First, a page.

Andy Reid is one win away from football immortality. And while he quietly yearns for it, those around him are vocal in their desire to complete his resume.
The Super Bowl is life-altering for everyone involved with it.
This year, nobody will be more impacted by its result than Andy Reid.
The Kansas City Chiefs head coach has all the other pieces of a Hall of Fame resume. He’s been to seven conference title games. He’s the sixth-winningest coach to ever live. He’s been to a Super Bowl. He’s been named NFL Coach of the Year.
And he’s never won a championship.
His players know this. The front office and coaching staff understand this. Talking to them, they’re pained by it. The desire to win emanating from Kansas City is palpable. It’s for each individual, sure, but the collective goal is clear. Win for Andy.
“I don’t know if you can really put into words what it would mean,” said general manager Brett Veach, who has been with Reid dating back to their shared time with the Philadelphia Eagles. “It’s so special. Andy has done so much for so many people that to sit here and quantify it in words would be tough, but it would mean everything. His resume speaks for itself. All the wins and all the accolades he has.
“I truly mean this when I say he makes people better, not only in football and scouting and coaching and all that kind of stuff, but he makes people better by the way he acts and treats people, and the example he sets. It would certainly mean the world.”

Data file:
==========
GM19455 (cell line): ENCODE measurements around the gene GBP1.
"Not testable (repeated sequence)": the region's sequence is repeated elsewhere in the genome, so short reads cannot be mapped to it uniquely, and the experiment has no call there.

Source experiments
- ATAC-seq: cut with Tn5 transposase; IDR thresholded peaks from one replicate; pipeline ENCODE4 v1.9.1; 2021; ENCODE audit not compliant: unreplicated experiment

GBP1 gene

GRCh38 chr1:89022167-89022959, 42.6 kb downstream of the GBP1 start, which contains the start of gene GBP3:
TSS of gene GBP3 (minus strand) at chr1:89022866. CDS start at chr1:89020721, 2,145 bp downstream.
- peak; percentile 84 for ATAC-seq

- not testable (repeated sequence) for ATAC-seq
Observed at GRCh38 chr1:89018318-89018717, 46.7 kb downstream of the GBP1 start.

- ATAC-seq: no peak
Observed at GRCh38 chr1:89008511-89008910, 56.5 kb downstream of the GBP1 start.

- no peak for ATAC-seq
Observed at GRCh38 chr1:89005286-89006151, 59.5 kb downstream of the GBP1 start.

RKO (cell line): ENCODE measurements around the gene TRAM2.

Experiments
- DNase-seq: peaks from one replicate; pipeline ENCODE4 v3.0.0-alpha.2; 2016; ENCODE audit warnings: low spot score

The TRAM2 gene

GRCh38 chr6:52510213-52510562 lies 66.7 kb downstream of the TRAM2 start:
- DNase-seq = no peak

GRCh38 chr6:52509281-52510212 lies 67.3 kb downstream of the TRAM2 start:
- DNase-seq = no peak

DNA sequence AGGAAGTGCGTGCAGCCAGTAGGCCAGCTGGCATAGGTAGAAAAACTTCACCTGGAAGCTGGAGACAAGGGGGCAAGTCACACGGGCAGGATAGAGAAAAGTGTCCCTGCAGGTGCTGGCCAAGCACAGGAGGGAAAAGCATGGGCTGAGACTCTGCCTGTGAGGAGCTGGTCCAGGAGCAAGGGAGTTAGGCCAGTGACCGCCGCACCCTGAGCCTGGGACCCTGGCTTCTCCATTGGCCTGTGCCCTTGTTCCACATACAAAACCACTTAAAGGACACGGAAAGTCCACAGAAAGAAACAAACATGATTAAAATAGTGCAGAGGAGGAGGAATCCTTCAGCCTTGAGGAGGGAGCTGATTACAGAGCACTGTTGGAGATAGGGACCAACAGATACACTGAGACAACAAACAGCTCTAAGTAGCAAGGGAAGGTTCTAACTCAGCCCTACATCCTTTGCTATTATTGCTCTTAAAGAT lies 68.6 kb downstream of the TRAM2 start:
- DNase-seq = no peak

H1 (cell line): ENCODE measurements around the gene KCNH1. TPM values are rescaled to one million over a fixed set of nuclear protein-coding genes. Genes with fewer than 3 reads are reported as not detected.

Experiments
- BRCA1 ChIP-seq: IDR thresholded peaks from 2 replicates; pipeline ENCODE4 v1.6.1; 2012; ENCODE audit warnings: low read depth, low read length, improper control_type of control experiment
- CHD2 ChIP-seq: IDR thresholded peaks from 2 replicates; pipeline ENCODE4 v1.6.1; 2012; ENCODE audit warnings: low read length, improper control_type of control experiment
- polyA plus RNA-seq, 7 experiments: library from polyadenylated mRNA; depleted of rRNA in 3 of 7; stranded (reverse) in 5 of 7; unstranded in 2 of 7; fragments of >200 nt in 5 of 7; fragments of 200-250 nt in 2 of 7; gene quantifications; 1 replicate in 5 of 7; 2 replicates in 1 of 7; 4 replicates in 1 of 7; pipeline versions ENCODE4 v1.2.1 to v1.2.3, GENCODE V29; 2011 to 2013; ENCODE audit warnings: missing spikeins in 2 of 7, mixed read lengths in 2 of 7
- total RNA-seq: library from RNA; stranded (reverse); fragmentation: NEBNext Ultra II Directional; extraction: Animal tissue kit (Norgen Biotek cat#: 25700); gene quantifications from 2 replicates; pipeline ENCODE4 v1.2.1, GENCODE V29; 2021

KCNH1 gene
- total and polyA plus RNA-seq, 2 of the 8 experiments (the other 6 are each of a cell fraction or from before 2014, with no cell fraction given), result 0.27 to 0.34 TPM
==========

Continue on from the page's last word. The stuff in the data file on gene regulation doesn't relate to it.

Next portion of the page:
On Sunday against the San Francisco 49ers, Reid has his best chance to right that wrong. His Chiefs are slight favorites in the contest, boasting the league’s best player in quarterback Patrick Mahomes. They have an offense that put up 51 and 35 points respectively in its two playoff games this January, erasing double-digit deficits in warp speed.
Yet none of it matters for Reid if he and his team come up short. Nobody outside of Kansas City will remember the 24-point comeback against the Houston Texans, or the Chiefs finally winning the Lamar Hunt Trophy. It’ll all come with a but then to start the definitive sentence.
Reid may wind up in the Pro Football Hall of Fame even with a loss. There’s precedent for a title-less coach getting into Canton, with Bud Grant and Marv Levy earning enshrinement. However, both of those men reached four Super Bowls. George Allen also made it despite only earning one trip to Super Sunday.
But the Chiefs aren’t thinking about any of that. They’re thinking of delivering.
“It would be huge to be part of it,” special teams coach Dave Toub said of helping Reid to his first title. “It would be huge to see it. It would be huge for Andy. I know he’ll never admit it, but I’ll tell you what, it’s the icing on the cake for him and his career.”
Ultimately, this is Reid’s moment to make the grandest of statements. Win on Sunday, and he enters the hallowed class of coaches with long-term success who own jewelry to match. Combined with his extensive coaching tree — Doug Pederson, Ron Rivera and John Harbaugh headline the group — Reid has a legacy larger than most. Hoisting the Lombardi Trophy would be the ultimate piece of his football story.
“It would mean a lot,” safety Tyrann Mathieu said. “In my opinion he’s already a Hall of Fame coach. … I think he’s done a lot for this league, especially minority coaches. You look at our minority coaches, and there’s four or five. You don’t see that too much. You can tell he’s a guy about the people. I remember our first conversation. It was all about family, it’s all about team, it’s all about being who you are. He makes us feel comfortable.
“So I think winning this game, it’ll be big for Andy Reid.”